Coups are theoretically (basically) caused by a government’s inability to address the basic needs of its citizens. In recent history, especially after independence in Africa, coups have been orchestrated by military officials, supported by Western powers with designs on the country’s resources. In this setting, the practical part of the theory is utilized by coup plotters to justify their actions. With hardship running rampant, local support can easily be secured, which lessens the possibility of foreign intervention without a media blowback. This was the case in the most recent coup in Mali, which saw the masses openly attacking ECOWAS for condemning the coup. All the factors making a government vulnerable to a coup were present in Niger, as Emmanuel Kwesi Aning, professor of peacekeeping practice at Kofi Annan International Peacekeeping Training Centre in Accra, Ghana, told Al Jazeera: “The [attempted] coup fits into a long pattern of inability by the political class to speak to the economic challenges and the security and political instabilities in the country…”. He added “That, nevertheless, does not justify the attempted coup…”
In a region recently marred by coups with or without domestic support (five coups since 2020), the implications are wide-ranging. Countries struggling domestically most definitely have their eyebrows raised. The possibility of civil unrest and military interventions keeps rising by the day in every African country. This fear of a ripple effect was confirmed when sudden reports came out of Sierra Leone that top military leaders were arrested on the 2nd of August on charges of plotting a coup. This is less than a week after the Niger coup.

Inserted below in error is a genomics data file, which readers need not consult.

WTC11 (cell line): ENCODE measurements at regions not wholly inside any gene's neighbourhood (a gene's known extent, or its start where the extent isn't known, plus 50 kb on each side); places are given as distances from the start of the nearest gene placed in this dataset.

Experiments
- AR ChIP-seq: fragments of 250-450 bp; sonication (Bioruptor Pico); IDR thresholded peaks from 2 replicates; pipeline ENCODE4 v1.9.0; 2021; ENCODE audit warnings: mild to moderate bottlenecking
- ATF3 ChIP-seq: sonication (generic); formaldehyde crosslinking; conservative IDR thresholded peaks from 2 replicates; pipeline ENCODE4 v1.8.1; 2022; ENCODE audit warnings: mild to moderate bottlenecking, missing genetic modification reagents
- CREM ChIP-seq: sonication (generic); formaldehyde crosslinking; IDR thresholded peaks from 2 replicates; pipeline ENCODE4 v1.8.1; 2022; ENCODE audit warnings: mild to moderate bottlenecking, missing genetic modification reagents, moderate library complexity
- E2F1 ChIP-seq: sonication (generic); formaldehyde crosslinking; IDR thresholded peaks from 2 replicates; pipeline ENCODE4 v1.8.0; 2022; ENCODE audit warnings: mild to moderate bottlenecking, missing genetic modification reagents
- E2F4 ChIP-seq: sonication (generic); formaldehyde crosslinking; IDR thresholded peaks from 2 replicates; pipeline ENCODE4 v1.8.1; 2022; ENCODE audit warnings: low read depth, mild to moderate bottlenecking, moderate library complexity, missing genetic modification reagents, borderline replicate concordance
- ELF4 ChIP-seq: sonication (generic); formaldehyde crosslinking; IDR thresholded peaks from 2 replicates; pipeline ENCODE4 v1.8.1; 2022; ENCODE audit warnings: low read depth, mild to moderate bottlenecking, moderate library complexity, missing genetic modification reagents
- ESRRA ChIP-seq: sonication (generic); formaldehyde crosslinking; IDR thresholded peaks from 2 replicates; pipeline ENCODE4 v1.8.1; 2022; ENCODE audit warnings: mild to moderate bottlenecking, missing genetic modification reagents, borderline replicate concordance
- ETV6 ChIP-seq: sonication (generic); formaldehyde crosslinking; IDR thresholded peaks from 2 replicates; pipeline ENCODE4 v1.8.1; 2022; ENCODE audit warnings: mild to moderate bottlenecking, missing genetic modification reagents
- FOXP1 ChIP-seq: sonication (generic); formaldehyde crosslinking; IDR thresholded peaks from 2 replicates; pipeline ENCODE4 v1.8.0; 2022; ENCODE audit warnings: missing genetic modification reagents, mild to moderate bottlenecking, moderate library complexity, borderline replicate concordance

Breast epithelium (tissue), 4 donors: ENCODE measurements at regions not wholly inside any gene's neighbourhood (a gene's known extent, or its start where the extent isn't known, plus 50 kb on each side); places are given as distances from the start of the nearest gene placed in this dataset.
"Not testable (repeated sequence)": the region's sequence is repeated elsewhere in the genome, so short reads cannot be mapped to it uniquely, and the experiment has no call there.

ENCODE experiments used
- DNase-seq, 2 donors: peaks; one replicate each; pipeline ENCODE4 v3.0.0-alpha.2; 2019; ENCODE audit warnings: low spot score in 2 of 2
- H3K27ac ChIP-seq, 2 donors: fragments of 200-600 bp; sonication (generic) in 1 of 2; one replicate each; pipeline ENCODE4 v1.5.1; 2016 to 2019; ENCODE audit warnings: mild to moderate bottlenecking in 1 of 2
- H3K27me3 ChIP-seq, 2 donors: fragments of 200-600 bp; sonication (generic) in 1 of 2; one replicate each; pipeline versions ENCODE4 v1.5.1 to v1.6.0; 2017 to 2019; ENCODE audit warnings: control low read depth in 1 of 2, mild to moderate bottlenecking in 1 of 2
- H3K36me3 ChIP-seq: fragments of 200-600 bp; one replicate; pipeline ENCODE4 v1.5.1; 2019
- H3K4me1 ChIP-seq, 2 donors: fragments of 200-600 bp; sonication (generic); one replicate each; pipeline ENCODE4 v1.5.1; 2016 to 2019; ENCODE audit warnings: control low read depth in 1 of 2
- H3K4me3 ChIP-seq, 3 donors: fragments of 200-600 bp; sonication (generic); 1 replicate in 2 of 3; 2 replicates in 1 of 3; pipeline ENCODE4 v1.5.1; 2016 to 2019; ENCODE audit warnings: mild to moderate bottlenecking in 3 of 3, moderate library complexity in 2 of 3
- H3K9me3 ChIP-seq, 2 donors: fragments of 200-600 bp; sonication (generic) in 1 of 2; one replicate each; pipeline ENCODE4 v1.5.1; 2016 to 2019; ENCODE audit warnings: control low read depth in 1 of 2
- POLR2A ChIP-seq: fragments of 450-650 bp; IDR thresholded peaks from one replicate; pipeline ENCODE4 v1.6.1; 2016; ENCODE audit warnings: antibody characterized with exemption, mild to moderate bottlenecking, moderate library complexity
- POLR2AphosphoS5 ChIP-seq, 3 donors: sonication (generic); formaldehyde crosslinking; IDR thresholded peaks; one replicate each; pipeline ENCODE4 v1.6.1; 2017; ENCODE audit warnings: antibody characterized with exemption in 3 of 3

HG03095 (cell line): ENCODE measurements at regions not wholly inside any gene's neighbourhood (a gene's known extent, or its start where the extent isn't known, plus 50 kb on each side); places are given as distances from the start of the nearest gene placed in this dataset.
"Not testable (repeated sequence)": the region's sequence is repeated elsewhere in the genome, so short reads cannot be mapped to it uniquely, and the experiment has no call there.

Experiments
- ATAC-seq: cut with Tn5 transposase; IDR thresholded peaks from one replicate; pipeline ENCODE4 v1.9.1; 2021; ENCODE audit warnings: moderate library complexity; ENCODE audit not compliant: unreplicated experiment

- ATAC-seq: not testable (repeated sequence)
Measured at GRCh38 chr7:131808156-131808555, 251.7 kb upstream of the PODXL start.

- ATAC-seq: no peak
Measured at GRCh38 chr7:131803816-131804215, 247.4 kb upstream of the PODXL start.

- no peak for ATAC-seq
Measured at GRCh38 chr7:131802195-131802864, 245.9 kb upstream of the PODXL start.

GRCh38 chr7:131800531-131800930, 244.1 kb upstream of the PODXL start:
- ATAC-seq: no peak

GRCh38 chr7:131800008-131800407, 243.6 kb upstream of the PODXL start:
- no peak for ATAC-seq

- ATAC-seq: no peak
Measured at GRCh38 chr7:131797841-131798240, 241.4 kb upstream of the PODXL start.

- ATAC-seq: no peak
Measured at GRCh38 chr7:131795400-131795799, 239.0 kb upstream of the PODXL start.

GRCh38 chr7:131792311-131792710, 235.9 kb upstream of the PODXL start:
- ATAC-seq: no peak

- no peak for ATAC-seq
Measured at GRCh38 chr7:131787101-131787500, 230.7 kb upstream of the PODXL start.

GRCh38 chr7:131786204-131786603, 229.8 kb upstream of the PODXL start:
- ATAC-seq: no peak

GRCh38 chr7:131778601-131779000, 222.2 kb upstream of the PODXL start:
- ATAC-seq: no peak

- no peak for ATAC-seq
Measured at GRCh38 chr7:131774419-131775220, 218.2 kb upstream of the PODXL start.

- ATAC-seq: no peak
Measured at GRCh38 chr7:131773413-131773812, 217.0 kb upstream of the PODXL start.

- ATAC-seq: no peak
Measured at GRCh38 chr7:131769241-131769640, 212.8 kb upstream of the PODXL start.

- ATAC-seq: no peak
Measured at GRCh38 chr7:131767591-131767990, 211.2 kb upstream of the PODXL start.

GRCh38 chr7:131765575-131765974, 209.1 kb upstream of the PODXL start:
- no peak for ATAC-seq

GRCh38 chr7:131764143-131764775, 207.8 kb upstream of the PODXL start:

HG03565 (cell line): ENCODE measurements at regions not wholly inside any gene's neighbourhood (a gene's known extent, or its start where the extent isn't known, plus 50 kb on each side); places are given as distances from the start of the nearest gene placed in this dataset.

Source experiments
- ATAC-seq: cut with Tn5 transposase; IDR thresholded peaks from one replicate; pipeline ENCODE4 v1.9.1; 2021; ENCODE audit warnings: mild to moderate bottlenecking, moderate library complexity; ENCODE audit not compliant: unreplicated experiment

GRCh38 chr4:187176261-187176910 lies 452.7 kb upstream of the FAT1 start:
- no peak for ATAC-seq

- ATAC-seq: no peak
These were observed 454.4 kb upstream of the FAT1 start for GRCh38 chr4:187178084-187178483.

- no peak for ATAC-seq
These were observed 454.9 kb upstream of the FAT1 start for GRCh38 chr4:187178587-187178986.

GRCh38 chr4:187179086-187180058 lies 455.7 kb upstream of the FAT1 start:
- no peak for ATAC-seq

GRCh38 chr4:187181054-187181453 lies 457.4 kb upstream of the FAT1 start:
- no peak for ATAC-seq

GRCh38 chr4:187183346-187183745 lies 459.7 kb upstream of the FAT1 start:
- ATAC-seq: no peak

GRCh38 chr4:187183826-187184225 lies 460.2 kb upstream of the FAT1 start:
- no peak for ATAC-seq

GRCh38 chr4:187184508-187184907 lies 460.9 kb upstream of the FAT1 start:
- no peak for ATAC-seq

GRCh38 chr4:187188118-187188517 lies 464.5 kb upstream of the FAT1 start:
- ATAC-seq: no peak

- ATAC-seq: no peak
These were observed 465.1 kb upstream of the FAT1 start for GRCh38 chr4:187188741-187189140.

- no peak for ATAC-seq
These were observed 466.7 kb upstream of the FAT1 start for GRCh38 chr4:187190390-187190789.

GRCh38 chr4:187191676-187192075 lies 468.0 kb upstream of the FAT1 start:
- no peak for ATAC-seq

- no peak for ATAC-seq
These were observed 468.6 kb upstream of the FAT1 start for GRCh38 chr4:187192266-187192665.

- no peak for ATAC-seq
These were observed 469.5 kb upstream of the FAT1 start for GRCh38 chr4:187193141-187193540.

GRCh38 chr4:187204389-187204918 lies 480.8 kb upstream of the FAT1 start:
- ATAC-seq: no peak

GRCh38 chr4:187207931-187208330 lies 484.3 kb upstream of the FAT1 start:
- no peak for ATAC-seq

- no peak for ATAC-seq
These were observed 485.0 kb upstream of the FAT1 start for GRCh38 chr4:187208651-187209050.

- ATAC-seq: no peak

More importantly, external powers with economic and political interests in the continent will continue taking advantage of the domestic challenges and using them as battling grounds for control of resources and global influence. In the case of Niger, it is the 7th largest centre of uranium, a mineral used in the development of nuclear power. The scramble for Africa has been going on for centuries, but the recent surge in military takeovers raises eyebrows in the circle of politicians all over Africa and marks another point in the sad history of the continent under the thumb of colonialism.